Now that’s more like it. Perfectly valid stance. This is what the discussion is about. I don’t believe this is an either or situation, though. I don’t operate as a Bush or Republican Party apologist, but they have been very active conducting diplomacy in the region and all over the world. Military action against Saddam was never the first choice. I seem to recall 12 years of sanctions that were failing and clearly unsustainable. Military action in the case of Iraq was a risky and bold venture. I have been arguing that the risks of doing nothing were and are higher, especially considering the several vital long term issues. If you wish to argue with me, I would prefer you addressed my argument.
    As to Shenseki….my father, a McGovern Democrat, was a career Air Force officer who served on the Joint Chiefs of Staff in the Pentagon. I assure you, the Pentagon is very political. Shenseki knew that there was no the political will to position that many troops in Iraq. Therefore he was covering his rear with advice he knew couldn’t be practically implemented. Moreover, the Democrats did politicize his comments.
    I do think it is valid to maintain that the administration blew the Iraq occupation because of their ironic traditional conservative aversion to “nation-building”. I don’t agree with this though. I don’t think a small army of liberal State Department functionaries and another 150,000 soldiers/policemen wouldn’t have substantially changed the situation. Saddam was a creation of Iraq. I am afraid it can only be held together by someone using his methods. However, I believe history has proven that grips on power such as his are temporary in nature. Therefore, ultimately Iraq would have dissolved into civil war anyway. Better we are there to manage its breakup and prevent a massive slaughter leading to a wider regional disturbance.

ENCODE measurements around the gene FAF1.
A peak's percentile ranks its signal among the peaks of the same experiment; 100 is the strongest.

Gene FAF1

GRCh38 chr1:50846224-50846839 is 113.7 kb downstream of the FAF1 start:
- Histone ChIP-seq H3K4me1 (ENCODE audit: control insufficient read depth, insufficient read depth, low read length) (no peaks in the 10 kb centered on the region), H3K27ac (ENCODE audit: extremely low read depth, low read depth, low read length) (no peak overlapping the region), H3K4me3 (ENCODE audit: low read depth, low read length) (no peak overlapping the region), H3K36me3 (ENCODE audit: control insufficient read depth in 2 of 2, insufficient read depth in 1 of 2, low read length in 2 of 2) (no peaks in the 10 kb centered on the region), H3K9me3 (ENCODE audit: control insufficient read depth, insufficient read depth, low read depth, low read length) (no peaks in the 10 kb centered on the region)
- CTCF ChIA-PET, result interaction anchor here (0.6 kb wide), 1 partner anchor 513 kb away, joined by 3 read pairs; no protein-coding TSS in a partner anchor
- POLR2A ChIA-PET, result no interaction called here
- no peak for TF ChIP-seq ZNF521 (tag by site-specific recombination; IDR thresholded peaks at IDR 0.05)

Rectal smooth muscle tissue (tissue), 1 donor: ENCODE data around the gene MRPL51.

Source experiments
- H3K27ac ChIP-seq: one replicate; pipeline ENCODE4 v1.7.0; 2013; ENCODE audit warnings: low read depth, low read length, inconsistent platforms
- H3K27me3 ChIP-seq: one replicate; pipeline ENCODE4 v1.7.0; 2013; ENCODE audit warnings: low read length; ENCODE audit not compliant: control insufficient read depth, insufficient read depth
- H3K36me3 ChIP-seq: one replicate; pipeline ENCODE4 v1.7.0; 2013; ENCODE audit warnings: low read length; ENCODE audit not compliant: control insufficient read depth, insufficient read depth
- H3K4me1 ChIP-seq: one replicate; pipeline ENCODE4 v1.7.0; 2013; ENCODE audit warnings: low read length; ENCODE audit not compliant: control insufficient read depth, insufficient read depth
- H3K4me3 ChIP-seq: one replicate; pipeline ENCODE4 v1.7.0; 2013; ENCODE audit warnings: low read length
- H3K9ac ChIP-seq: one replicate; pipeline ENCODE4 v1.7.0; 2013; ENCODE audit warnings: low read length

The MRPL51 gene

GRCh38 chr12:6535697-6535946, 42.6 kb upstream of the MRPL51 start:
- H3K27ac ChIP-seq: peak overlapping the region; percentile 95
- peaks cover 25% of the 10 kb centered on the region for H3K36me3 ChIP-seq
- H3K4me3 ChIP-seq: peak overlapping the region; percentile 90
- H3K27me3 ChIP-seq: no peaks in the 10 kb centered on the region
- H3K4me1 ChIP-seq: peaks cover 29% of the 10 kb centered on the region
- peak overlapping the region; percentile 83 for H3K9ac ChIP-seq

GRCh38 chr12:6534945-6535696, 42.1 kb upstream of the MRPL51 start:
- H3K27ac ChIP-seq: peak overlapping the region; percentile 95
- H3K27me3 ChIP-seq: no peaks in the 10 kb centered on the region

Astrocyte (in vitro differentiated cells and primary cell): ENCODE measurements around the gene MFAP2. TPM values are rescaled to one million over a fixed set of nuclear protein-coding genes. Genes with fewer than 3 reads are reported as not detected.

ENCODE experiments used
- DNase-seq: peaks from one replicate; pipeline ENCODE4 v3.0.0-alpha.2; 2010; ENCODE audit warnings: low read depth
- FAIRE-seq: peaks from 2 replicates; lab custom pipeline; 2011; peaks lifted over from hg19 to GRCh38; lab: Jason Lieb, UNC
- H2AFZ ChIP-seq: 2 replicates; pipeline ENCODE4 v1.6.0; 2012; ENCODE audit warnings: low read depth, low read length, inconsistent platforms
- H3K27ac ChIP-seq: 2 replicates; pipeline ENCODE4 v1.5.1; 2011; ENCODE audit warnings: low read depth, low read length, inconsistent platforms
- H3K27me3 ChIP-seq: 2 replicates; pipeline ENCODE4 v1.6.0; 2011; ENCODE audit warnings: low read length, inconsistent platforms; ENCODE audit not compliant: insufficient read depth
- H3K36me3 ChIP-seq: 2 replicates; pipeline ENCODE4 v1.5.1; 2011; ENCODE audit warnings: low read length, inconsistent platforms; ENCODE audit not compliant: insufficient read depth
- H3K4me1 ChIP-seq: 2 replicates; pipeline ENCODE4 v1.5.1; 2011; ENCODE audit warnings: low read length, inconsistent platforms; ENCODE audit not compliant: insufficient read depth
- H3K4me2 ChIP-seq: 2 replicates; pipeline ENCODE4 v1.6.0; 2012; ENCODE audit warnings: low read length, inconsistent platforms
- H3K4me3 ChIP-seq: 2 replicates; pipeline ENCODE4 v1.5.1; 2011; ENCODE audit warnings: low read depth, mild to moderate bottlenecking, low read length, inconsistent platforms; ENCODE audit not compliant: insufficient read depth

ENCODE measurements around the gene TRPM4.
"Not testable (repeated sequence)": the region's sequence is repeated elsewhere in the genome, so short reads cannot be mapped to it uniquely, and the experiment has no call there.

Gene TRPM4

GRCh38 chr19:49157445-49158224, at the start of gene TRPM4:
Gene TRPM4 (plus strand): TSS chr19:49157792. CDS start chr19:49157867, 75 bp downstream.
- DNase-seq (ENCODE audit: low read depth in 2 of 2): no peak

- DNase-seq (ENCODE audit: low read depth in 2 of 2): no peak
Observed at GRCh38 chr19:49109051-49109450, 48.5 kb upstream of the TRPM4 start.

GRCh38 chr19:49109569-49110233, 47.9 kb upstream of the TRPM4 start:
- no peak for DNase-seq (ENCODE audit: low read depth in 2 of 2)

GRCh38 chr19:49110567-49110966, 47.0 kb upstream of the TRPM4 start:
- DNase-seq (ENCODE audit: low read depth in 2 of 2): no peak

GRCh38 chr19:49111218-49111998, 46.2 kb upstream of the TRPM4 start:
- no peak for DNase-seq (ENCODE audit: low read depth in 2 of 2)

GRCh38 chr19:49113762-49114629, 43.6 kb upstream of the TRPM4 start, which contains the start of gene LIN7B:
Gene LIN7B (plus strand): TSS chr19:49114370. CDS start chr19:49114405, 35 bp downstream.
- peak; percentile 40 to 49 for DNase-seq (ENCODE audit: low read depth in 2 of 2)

People who have real responsibility for the security of the country and the world have to consider many hypotheticals. How would you suggest we react if there was a Wahhabist coup in Riyadh? Should we negotiate with an Osama Bin Laden figure who would now control a major portion of the global oil supply and all the riches that come with it? If your decision is forcible regime change, please keep in mind the difficulties of projecting power on the other side of the globe. Air strikes will not dislodge them from power and airborne troops don’t have the armor and supply chain required to attack and occupy a city the size of Riyadh. It takes at least a full year to relocate sizeable armored forces and their supply chain from US bases to bases in the Middle East. And that assumes that bases are available. If our allies in Kuwait and the Qatar have fallen, we are out of luck in that regard. We will then be forced to mount a well telegraphed amphibious assault. This would be extremely difficult. Even the Normandy invasion couldn’t have been accomplished without massive secure launching points closeby in Britain.